• Akili

Bananas, watermelons, monkeys and alligators...

I can't count the times that I have heard a TRA parent make comments about ads, clothing, products, etc... with pictures of bananas, watermelons, monkeys or alligators. There seems to be a level of concern of what will happen if their Black child dons these clothes, or even sees these images.


I recall one well meaning mother asking Target to remove the hair gel - Gorilla Snot, from their shelves because it had a picture of a gorilla on it, and she felt it was offensive to her child. The interesting thing was that the Target location told her they would do something about it. While that is an incredible example of power and privilege, what about the picture is offensive?


I know Black people that love this gel. None of them look like or are gorillas, so I am unclear what the actual problem is. Also, I have a daughter that likes phone cases with fruit on them...should I prevent her from getting one with bananas or watermelons? Why is it ok for children of other ethnicities to wear clothes or have products with these objects or animals on them?


Historically, we know that White people used Black babies as alligator bait, and that there were pictures everywhere depicting Black people as lazy, eating watermelons and fried chicken. We also know that there have been plenty of comparisons made (by White people) about how Black people resemble monkeys, and vice versa. Though science tells us that the original homosapians (what humans are classified as today) were Black people, and the Neanderthals (the cavemen), were not homosapians. These cave dwellers had more of a monkey-esque appearance with fair skin and straight hair.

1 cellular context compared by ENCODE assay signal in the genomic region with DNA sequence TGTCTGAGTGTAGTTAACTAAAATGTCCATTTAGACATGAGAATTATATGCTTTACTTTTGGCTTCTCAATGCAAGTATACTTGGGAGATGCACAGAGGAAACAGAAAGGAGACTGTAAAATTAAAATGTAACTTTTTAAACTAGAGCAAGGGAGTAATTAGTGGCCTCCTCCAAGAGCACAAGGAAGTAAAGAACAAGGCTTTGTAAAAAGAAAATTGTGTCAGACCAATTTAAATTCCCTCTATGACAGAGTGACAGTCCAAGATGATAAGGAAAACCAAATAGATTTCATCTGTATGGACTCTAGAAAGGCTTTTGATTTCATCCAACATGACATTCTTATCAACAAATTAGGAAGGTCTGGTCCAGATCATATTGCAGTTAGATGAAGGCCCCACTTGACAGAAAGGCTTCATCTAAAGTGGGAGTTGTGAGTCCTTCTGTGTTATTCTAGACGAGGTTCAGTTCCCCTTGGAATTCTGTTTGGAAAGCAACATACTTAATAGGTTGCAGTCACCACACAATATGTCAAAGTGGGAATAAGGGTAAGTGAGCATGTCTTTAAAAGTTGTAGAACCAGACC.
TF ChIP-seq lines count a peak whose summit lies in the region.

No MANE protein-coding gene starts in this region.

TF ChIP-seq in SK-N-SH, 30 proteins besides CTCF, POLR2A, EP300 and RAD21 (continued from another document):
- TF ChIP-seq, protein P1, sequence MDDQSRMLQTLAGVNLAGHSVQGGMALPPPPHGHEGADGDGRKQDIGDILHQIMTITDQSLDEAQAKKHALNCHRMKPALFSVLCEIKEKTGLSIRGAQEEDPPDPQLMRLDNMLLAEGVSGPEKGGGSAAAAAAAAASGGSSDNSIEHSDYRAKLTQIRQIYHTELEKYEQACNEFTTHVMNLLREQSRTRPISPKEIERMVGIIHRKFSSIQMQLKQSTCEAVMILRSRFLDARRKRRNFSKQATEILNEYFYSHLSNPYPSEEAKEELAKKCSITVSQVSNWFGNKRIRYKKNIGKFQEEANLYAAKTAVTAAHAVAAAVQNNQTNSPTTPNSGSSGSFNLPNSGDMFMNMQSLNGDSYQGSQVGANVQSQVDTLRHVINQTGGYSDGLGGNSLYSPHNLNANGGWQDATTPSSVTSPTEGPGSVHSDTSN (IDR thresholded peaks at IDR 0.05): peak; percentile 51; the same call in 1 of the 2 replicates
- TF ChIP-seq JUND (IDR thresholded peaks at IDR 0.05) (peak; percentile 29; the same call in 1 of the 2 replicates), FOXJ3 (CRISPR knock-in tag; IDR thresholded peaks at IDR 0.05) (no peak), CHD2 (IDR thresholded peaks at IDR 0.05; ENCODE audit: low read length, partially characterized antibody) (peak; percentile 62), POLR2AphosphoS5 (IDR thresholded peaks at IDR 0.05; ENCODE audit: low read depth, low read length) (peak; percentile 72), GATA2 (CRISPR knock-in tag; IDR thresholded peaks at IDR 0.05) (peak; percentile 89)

Despite the horrific past and scientific discoveries we have to put things into context today. Is a banana or watermelon inherently bad? I see people buying them at the store, enjoying them as a wonderful treat. Kentucky fried chicken, Popeyes, Churches can't all be wrong. People love fried chicken.


The real issue is not the items, but the story people tell themselves when they see the items. As a coach, I never recommend you live your life based on other people's limiting beliefs, but it can be hard not to when you feel self-conscious about the decisions you are making as a new TRA parent. Instead I teach parents to do their work, bringing clarity about what is actually true, and then dismantling their stories or beliefs, especially about parenting and culture.


Be conscious of your intentions as a parent. What beliefs do you hold about these items? How do those beliefs relate to Black people? How does that impact the way you interact with or view your Black child?


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